Reconstructing Airways, Reconstructing Lives

Doctor checks patients throat


Yash Patil, MD, above, demonstrates a lymph node exam. Photo by Cindy Starr / Mayfield Clinic.

Pull back the curtain on the nationally acclaimed ear, nose and throat team at the University of Cincinnati (UC) Gardner Neuroscience Institute, and you find several outstanding programs. The Adult Airway Reconstruction Program, directed by Yash Patil, MD, is one of them.

This highly specialized program serves patients who have suffered damage to the trachea (windpipe) or larynx (voicebox). A minority of patients are adults who have undergone prior airway reconstructions as children. Many more are adults who have suffered 1) trauma to the trachea or larynx in an auto accident; 2) burns to the airway in a fire; 3) or, most commonly, scarring caused during a prolonged hospitalization that required a breathing tube. Autoimmune diseases, inflammatory conditions, infection, tumors, and reflux disease also can contribute to airway problems.

Symptoms of airway damage can include exercise intolerance , difficulty breathing, sleep apnea, hoarseness and loss of voice. The Adult Airway Reconstruction Program, considered by many experts to be one of the nation’s busiest,  is part of the Neurosensory Disorders Center at the UC Gardner Neuroscience Institute, an internatioally recognized center of excellence within UC Health. The Airway Reconstruction Program draws patients from around the United States and the world and features an all-star cast, including six otolaryngologists¹ who perform surgical procedures and a physician assistant .² The multidisciplinary program also calls upon pulmonologists, sleep specialists, speech pathologists, thoracic and general surgeons, gastroenterologists and critical care specialists known as neuro-intensivists. Cincinnati Children’s Hospital Medical Center is a frequent collaborator.

Dr. Patil, an assistant professor of otolaryngology at UC, estimates that the program treated 90 new patients in 2011. Those patients required some 250 diagnostic procedures and more than 100 interventions (including 20 major interventions) for treatment of stenosis, a narrowing of the trachea, an elegant, ringed organ that extends down from the voicebox for about four inches before branching into two separate tubes called the bronchi. “Breathing is very much about having a trachea free of obstruction,” Dr. Patil says.

An intervention can involve dilating – or widening – the airway, or removing a damaged portion during a major surgical procedure. During an open intervention to treat an obstruction, Dr. Patil says, “We remove a portion of the windpipe, typically 1 to 4 centimeters in length, and we mobilize the good ends of the airway and bring them back again. It’s like putting together two ends of pipe after removing a broken portion.”

A majority of patients will have more than one procedure, and healing can take months. Their experience begins with a complete office evaluation and proceeds with complete office testing, diagnostics and, finally, intervention.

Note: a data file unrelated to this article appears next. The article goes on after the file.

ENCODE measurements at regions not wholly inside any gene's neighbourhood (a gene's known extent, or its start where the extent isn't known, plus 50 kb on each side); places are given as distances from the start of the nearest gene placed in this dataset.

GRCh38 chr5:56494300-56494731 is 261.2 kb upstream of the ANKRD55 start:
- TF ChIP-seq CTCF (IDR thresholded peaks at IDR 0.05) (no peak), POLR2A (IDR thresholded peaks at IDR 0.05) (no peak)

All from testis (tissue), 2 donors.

“The typical patient we have has had a prolonged hospitalization and is not maximized for immediate intervention,” Dr. Patil says. “So the first time we meet them, we make a proper introduction. Over weeks to months we follow them, slowly maximizing them for therapy. If the patient has been in a car accident and has lost his leg, for example, we would not operate until he had his prosthesis and was able to walk. If the patient is diabetic, we first control the diabetes well; if the patient is obese, we try to manage his weight as well as possible; if the patient smokes, obviously she must stop smoking. If she has acid reflux, we control that gastric acid reflux maximally, and so on.”

Once the patient is maximized medically, a treatment plan is developed. “Often these patients have more than one lesion in their airway,” Dr. Patil notes. “So they can have a vocal cord paralysis and a stenosis of their trachea. Those are very complex cases, and you have to understand what is causing the problem: is it vocal cord paralysis, is it stenosis, is it obesity, is it pulmonary function? So in trying to understand how to manage patients you must have the backing of a multidisciplinary team that takes the whole patient into account.”

Relationships can last many months, as Airway Program physicians follow their patients through the process of rebuilding their lives, from leaving a nursing home to learning to eat and speak again.

Success can be emotionally moving. “The first time you hear someone talk, it’s amazing,” Dr. Patil says. “Literally, you have known them for six months to a year, and you’ve never heard their voice. The first time you hear their voice and they hear their voice, it can be absolutely shocking. It can almost bring you to tears. It’s a moment that your patient, and the patient’s loved ones, never forget.”

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